1. Health
You can opt-out at any time. Please refer to our privacy policy for contact information.
Jane Anderson

Study: Neurological Exams Show Brain Abnormalities in Some Celiacs

By September 19, 2012

Follow me on:

Neurological symptoms seem to be common in people with celiac disease -- they range from brain fog to migraines. There's also evidence that some people (not necessarily celiacs) suffer from a neurological condition called gluten ataxia, which potentially can lead to progressive, permanent disability.






Now, a new study shows brain abnormalities in people with celiac disease who have certain neurological symptoms ... and these brain abnormalities are similar to the abnormalities found in people with gluten ataxia.

The study, from the U.K.'s Sheffield Teaching Hospitals neurologist Dr. Marios Hadjivassiliou (the physician who first described gluten ataxia), looked at the extent of brain abnormality in 33 patients with celiac disease referred to a neurologist because of their symptoms.

These symptoms included balance disturbances, headache and sensory loss, according to the study. Physicians used advanced MRI imaging to look at their brains, and compared them to a group of controls.

What they found was scary.

The size of the brain region called the cerebellum -- that's the part of the brain that deals with motor control, and possibly has some functions in language and attention -- was significantly less in the patient group than in the control group.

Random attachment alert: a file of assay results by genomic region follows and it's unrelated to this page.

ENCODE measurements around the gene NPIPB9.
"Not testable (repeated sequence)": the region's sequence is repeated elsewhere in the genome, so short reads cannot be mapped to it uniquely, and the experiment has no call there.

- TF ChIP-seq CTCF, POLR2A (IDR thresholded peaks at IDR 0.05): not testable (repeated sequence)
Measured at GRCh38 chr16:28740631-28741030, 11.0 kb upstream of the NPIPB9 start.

In addition, 36% of the celiac disease group had "white matter abnormalities," which most frequently are seen in multiple sclerosis patients. The group of people who reported headaches had the most of these abnormalities -- almost twice the number than those with balance disturbance, and six times more than those with sensory loss, the study said.

The researchers concluded that "patients with established coeliac disease referred for neurological opinion show significant brain abnormality on MR imaging." The study was published in the Journal of Neurology, Neurosurgery & Psychiatry.

As I said earlier, neurological issues seem common in people with celiac disease, and they're also commonly seen in gluten sensitivity (see my article Gluten-Related Neurological Symptoms and Conditions for more detail). This study from Dr. Hadjivassiliou provides fresh evidence that celiac disease affects far more than just our small intestines.

Keep up with the latest in the celiac disease/gluten sensitivity world -- sign up for my newsletter, connect with me on Facebook or follow me on Twitter - @AboutCeliac.

Photo © Getty Images/Chad Baker

September 20, 2012 at 10:09 am
(1) Peter says: